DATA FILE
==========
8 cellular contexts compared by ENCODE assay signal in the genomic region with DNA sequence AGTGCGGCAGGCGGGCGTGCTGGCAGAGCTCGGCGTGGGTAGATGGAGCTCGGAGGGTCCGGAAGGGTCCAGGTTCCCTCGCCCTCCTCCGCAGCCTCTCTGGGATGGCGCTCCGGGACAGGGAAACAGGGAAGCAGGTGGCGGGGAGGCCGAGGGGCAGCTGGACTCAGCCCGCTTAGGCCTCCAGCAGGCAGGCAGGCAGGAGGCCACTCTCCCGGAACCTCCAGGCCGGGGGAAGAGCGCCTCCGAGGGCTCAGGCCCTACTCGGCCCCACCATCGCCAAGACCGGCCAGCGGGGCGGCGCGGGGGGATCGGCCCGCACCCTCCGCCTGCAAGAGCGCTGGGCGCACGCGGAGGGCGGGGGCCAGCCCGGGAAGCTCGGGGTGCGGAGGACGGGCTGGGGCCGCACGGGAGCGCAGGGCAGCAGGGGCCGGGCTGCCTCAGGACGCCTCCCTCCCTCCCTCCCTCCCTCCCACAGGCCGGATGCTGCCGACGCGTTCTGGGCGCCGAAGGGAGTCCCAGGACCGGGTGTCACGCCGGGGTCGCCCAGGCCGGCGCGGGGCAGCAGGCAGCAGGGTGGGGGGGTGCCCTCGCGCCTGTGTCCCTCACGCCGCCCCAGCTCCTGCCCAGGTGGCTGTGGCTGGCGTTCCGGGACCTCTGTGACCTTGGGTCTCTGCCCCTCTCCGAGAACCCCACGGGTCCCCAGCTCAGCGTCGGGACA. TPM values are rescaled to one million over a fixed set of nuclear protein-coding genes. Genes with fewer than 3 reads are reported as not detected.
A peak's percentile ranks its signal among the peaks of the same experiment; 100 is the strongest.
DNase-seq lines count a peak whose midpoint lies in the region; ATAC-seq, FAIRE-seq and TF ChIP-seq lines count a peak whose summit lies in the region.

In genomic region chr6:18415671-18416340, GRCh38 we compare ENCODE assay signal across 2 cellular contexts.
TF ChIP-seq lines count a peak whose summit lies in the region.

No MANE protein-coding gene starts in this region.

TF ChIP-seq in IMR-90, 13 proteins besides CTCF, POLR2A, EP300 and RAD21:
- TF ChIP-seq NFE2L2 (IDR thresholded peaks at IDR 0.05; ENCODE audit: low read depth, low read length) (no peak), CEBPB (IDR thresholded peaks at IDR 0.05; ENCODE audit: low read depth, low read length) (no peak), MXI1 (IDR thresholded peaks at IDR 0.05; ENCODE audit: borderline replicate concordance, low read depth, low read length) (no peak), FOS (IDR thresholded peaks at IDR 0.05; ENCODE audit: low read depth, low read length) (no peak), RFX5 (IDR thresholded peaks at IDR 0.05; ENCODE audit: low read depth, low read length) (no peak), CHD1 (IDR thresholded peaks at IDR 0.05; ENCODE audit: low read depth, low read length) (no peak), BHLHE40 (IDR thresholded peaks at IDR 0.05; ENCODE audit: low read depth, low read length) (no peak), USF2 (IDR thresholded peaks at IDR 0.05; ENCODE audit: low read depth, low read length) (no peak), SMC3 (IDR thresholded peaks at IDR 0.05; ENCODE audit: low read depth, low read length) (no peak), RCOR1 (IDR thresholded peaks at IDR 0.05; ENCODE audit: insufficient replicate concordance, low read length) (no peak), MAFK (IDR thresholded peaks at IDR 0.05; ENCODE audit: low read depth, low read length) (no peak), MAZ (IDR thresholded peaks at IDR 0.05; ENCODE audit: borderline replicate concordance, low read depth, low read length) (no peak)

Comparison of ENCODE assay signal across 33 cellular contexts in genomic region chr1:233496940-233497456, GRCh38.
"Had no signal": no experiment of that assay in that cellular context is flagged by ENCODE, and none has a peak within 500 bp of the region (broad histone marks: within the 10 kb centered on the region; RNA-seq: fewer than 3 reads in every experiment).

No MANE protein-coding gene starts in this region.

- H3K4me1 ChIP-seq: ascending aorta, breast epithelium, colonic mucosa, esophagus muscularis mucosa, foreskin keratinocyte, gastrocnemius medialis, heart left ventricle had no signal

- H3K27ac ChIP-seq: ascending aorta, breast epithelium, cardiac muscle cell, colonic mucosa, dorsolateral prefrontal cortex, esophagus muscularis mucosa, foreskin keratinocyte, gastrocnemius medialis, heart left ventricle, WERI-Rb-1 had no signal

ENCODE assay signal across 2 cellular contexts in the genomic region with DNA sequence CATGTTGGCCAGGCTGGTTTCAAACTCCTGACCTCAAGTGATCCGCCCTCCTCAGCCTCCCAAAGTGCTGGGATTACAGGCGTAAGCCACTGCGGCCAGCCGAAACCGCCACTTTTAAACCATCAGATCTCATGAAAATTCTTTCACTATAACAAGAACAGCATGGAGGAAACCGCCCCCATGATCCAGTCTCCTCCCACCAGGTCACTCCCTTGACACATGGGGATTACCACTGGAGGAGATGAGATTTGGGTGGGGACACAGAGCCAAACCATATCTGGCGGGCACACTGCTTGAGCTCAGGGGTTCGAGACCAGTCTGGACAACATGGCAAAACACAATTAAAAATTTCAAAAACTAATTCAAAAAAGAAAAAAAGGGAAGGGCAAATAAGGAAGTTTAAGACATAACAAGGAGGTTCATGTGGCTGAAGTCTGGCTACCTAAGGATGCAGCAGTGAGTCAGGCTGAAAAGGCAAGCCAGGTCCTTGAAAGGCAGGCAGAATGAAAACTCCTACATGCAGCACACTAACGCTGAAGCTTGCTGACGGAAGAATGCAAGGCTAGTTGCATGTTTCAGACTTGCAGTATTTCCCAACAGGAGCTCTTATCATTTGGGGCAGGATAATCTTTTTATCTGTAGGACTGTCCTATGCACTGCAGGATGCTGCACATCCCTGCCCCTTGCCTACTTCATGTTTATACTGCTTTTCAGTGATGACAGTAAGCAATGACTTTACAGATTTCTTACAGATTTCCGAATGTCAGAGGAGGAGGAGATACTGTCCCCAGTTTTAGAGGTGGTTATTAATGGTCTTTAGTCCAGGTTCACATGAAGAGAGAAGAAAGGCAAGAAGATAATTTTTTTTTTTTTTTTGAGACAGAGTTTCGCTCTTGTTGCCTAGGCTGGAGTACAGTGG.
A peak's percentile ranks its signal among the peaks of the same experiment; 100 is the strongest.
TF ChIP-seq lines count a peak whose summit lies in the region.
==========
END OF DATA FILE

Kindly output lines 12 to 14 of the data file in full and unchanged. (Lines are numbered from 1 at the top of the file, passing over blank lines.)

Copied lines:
- H3K4me1 ChIP-seq: ascending aorta, breast epithelium, colonic mucosa, esophagus muscularis mucosa, foreskin keratinocyte, gastrocnemius medialis, heart left ventricle had no signal

- H3K27ac ChIP-seq: ascending aorta, breast epithelium, cardiac muscle cell, colonic mucosa, dorsolateral prefrontal cortex, esophagus muscularis mucosa, foreskin keratinocyte, gastrocnemius medialis, heart left ventricle, WERI-Rb-1 had no signal

ENCODE assay signal across 2 cellular contexts in the genomic region with DNA sequence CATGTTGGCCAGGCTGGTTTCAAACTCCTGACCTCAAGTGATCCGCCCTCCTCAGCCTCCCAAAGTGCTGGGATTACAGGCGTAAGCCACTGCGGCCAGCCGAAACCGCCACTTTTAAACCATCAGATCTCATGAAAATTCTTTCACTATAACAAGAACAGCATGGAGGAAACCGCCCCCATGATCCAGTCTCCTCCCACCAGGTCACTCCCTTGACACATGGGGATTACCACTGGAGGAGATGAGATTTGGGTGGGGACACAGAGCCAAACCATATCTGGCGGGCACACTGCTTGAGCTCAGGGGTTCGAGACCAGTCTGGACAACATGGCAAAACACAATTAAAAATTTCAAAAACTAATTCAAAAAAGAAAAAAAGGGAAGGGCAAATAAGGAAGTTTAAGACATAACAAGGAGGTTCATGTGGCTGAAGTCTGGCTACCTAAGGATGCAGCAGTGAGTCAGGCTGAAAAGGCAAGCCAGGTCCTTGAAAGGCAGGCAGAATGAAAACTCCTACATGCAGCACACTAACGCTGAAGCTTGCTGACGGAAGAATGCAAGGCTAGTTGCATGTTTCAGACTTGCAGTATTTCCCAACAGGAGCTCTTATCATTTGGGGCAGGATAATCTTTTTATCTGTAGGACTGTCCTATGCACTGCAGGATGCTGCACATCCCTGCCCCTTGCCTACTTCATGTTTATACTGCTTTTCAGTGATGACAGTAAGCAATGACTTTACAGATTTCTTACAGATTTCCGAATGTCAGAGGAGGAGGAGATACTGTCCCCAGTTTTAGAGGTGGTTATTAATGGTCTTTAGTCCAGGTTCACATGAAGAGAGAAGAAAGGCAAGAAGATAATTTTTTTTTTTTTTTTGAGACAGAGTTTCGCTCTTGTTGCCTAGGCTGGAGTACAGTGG.